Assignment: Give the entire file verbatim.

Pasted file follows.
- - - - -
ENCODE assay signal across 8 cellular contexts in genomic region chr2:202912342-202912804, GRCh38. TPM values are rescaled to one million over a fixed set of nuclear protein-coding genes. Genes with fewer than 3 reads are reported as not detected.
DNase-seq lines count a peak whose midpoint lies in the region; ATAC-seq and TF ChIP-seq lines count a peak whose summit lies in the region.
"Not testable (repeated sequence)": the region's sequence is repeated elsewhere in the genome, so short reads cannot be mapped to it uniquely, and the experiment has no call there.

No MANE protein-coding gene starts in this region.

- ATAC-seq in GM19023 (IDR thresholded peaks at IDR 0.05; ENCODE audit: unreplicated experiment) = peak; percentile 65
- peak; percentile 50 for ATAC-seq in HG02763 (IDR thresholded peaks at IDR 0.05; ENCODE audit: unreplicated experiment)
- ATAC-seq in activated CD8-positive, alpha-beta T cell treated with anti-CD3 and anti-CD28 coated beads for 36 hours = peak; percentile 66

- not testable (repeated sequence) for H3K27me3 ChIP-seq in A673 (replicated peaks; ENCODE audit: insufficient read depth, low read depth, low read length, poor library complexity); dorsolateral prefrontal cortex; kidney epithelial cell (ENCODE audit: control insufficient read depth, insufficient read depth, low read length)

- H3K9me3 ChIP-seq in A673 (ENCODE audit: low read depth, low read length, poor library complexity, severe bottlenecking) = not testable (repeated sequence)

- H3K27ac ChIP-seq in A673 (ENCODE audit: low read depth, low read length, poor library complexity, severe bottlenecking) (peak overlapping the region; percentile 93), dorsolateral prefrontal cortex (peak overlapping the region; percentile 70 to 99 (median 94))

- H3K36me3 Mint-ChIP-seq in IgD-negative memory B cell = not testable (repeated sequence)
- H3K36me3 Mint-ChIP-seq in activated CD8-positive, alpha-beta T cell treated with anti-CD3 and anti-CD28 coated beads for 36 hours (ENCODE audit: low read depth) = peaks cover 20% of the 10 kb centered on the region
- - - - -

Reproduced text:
ENCODE assay signal across 8 cellular contexts in genomic region chr2:202912342-202912804, GRCh38. TPM values are rescaled to one million over a fixed set of nuclear protein-coding genes. Genes with fewer than 3 reads are reported as not detected.
DNase-seq lines count a peak whose midpoint lies in the region; ATAC-seq and TF ChIP-seq lines count a peak whose summit lies in the region.
"Not testable (repeated sequence)": the region's sequence is repeated elsewhere in the genome, so short reads cannot be mapped to it uniquely, and the experiment has no call there.

No MANE protein-coding gene starts in this region.

- ATAC-seq in GM19023 (IDR thresholded peaks at IDR 0.05; ENCODE audit: unreplicated experiment) = peak; percentile 65
- peak; percentile 50 for ATAC-seq in HG02763 (IDR thresholded peaks at IDR 0.05; ENCODE audit: unreplicated experiment)
- ATAC-seq in activated CD8-positive, alpha-beta T cell treated with anti-CD3 and anti-CD28 coated beads for 36 hours = peak; percentile 66

- not testable (repeated sequence) for H3K27me3 ChIP-seq in A673 (replicated peaks; ENCODE audit: insufficient read depth, low read depth, low read length, poor library complexity); dorsolateral prefrontal cortex; kidney epithelial cell (ENCODE audit: control insufficient read depth, insufficient read depth, low read length)

- H3K9me3 ChIP-seq in A673 (ENCODE audit: low read depth, low read length, poor library complexity, severe bottlenecking) = not testable (repeated sequence)

- H3K27ac ChIP-seq in A673 (ENCODE audit: low read depth, low read length, poor library complexity, severe bottlenecking) (peak overlapping the region; percentile 93), dorsolateral prefrontal cortex (peak overlapping the region; percentile 70 to 99 (median 94))

- H3K36me3 Mint-ChIP-seq in IgD-negative memory B cell = not testable (repeated sequence)
- H3K36me3 Mint-ChIP-seq in activated CD8-positive, alpha-beta T cell treated with anti-CD3 and anti-CD28 coated beads for 36 hours (ENCODE audit: low read depth) = peaks cover 20% of the 10 kb centered on the region